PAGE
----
Since 2009 Glynneath Training Centre have been working on the Walled Garden at the Rheola Estate and developing its use as a centre for education, training and volunteering.
Our Vision for the future of the Walled Garden encompasses three themes.
Learning as a community how to grow food, how to preserve and use it to promote good health
Valuing the natural environment and its many constituents.
Training in traditional crafts such as stonework, green woodwork, bushcraft and willow crafts
Volunteers and work experience placements are essential to the Walled Garden and play a major part in developing the site.
This means that facilities will develop as time goes on, so although the major work of rebuilding walls and paths is mainly completed, don’t come expecting to see a finished garden. We are very keen for local people to get involved in this project and help turn ideas in to reality.
We have reclaimed the Walled Garden and rebuilt three greenhouses, now used for growing fruits, vegetables and other plants. The old gardener’s cottage has been rebuilt to be used as a course venue.
We are proud of what has been achieved, and are grateful for the support of funding from Environment Wales, The Welsh Government’s Western Valleys Programme, Groundwork, Y Gronfa Wledig, WREN and Collaborative Communities.
Rheola is an excellent example of an early 19th century country estate; complete with the original Grade II listed Rheola House, designed by Regency Architect John Nash in 1809. Experts place the Rheola Estate in the top five of John Nash projects in Britain. The historic landscape is Cadw Registered. The Walled Garden originates from about 1812, but became derelict during the 1950s.
In partnership with Neath Port Talbot Unitary Authority and estate owner, Howard Rees, the Walled Garden has been leased to the Glynneath Training Centre for 25 years.
In 2009, Glynneath Training Centre took on the task of restoring the garden: clearing trees, building paths and rebuilding the stone walls. The garden was totally overgrown and the ruins of walls and buildings covered in ivy and trees. The task was enormous, as much of the site needed total re-building.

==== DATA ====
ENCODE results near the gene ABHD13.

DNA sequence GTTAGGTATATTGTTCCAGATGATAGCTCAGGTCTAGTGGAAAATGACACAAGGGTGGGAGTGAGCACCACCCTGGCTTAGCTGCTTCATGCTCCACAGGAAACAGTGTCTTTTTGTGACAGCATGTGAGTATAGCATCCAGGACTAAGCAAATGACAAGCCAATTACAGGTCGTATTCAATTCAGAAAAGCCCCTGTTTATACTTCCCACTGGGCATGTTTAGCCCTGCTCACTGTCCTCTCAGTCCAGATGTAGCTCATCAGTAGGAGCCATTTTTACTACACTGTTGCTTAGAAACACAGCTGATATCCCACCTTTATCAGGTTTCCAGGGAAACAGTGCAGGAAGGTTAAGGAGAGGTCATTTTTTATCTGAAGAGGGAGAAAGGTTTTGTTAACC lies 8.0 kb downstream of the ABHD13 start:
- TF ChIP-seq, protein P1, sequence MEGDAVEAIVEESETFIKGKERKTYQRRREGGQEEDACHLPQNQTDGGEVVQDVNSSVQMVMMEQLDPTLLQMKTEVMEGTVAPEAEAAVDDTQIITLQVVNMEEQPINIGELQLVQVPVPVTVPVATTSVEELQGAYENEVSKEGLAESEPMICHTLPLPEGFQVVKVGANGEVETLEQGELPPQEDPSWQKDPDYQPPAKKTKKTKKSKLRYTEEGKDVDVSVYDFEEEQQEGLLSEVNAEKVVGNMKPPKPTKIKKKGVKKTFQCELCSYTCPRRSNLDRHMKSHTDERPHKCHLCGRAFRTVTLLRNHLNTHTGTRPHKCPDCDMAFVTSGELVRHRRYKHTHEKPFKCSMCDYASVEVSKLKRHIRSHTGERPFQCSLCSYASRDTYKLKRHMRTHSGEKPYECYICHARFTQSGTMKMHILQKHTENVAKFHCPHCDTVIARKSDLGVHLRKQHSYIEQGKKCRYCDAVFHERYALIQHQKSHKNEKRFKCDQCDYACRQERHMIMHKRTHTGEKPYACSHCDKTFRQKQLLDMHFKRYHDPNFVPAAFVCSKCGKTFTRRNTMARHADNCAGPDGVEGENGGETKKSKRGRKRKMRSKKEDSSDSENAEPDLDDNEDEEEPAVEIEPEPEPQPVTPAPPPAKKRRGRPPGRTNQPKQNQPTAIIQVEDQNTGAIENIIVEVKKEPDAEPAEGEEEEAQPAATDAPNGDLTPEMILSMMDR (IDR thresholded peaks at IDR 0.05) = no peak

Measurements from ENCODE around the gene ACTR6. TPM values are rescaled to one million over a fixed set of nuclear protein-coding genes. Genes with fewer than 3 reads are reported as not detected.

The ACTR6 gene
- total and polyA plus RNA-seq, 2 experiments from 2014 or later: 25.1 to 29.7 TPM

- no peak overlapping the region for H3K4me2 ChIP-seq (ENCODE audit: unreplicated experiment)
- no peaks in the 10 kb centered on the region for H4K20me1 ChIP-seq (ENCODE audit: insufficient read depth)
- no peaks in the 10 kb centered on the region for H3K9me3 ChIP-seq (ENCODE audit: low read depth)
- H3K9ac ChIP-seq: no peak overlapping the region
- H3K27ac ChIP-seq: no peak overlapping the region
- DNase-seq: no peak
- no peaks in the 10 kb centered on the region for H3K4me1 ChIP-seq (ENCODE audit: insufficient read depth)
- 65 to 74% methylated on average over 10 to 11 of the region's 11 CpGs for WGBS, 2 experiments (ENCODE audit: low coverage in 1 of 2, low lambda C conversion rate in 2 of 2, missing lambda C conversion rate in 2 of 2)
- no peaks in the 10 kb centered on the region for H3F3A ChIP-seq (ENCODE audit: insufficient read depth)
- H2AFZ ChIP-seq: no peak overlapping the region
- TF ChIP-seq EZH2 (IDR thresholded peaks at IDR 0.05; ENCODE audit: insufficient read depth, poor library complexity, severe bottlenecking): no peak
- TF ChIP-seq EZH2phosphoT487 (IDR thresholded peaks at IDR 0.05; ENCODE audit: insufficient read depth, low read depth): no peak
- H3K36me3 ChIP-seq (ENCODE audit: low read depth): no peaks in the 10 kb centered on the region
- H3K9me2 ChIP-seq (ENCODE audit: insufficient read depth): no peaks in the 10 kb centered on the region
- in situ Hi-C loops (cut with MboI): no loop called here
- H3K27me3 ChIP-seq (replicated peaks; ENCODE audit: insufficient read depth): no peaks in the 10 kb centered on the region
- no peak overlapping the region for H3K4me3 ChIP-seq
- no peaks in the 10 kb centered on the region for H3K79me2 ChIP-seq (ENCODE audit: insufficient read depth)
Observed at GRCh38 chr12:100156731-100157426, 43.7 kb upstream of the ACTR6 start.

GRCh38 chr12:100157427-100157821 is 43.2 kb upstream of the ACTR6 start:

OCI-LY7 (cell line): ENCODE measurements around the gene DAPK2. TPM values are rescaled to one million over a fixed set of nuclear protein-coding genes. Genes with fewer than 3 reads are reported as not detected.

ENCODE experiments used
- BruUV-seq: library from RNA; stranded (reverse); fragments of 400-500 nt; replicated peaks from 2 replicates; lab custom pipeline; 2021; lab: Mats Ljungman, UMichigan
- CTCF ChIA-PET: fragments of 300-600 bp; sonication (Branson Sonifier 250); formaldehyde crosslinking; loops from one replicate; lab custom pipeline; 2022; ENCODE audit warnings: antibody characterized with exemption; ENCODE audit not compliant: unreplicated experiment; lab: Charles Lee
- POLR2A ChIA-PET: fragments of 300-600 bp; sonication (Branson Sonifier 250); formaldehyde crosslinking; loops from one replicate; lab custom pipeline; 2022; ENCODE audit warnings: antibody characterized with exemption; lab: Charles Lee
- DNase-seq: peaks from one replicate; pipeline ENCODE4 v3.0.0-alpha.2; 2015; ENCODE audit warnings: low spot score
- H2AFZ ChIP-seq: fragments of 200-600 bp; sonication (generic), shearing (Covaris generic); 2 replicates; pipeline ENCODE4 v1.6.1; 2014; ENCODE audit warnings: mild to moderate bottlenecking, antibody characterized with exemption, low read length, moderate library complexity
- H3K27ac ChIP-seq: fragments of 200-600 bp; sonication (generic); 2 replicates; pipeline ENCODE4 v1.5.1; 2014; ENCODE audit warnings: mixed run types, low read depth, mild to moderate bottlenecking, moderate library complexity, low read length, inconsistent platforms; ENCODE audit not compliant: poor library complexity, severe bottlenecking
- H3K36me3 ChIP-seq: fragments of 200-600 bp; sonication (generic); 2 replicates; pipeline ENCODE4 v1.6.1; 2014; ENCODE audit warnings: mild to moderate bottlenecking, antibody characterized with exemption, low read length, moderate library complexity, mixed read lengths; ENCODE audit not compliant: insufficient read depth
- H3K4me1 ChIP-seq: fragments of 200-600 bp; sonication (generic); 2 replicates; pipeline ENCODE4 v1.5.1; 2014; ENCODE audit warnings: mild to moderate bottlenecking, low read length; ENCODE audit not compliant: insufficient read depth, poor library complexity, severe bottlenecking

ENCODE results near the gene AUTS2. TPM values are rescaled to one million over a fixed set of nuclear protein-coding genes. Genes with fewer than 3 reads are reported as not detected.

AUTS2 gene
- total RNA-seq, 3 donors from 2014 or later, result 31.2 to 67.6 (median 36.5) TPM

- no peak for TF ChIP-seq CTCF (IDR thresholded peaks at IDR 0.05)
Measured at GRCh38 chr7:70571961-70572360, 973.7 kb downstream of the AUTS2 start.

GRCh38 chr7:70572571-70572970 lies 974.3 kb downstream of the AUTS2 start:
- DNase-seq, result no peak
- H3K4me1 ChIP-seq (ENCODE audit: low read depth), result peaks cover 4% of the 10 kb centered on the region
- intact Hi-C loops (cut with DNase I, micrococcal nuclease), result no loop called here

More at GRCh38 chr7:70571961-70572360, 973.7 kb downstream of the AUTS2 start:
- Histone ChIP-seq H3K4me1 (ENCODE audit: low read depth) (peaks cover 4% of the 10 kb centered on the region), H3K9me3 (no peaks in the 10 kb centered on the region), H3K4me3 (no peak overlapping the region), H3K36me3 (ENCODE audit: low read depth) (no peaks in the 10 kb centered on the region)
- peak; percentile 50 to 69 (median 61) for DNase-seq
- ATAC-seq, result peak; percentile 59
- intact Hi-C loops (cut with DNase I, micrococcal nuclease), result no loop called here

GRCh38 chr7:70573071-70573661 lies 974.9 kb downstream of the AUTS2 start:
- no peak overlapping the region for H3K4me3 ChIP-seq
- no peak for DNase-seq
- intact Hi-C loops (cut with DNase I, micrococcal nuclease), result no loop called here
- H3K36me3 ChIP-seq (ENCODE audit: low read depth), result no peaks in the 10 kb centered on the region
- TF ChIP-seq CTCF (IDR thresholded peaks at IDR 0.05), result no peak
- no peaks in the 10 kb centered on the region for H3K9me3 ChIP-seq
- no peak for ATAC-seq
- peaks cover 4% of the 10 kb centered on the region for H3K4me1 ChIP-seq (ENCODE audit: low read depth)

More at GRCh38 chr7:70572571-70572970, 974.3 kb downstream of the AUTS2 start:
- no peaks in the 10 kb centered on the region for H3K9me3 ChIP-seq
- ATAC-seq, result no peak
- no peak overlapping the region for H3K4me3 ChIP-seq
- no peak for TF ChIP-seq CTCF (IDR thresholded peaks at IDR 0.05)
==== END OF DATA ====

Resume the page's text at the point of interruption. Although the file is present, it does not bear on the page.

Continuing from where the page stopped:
With guidance from CADW all structures were restored or rebuilt using traditional methods and using as much reclaimed material from site as possible. Within the garden, the Centre’s horticulturist restored the original paths and prepared the ground for planting. Three of the original Victorian greenhouses were restored. The garden walls and potting sheds were restored by a stonemason and students from Neath Port Talbot College’s Construction course, using conservation construction methods.
The Gardener's Cottage was totally rebuilt by a stonemason and a team of construction companies, using lime mortar and reclaimed stone. With support from NPTCBC Planning Department, we ensured the ‘new’ Gardener's Cottage closely reflected the traditional build and features of the original building.
You can see more photos of the project on Flickr here:
Make friends with us on facebook " Rheola Garden"
We currently work closely with the two local primary schools to arrange regular visits to Rheola. We aim to give pupils the experience of time spent in nature, the oppurtunity to learn about growing food, have a go at gardening, try out different craft activities and work together on stimulating activities.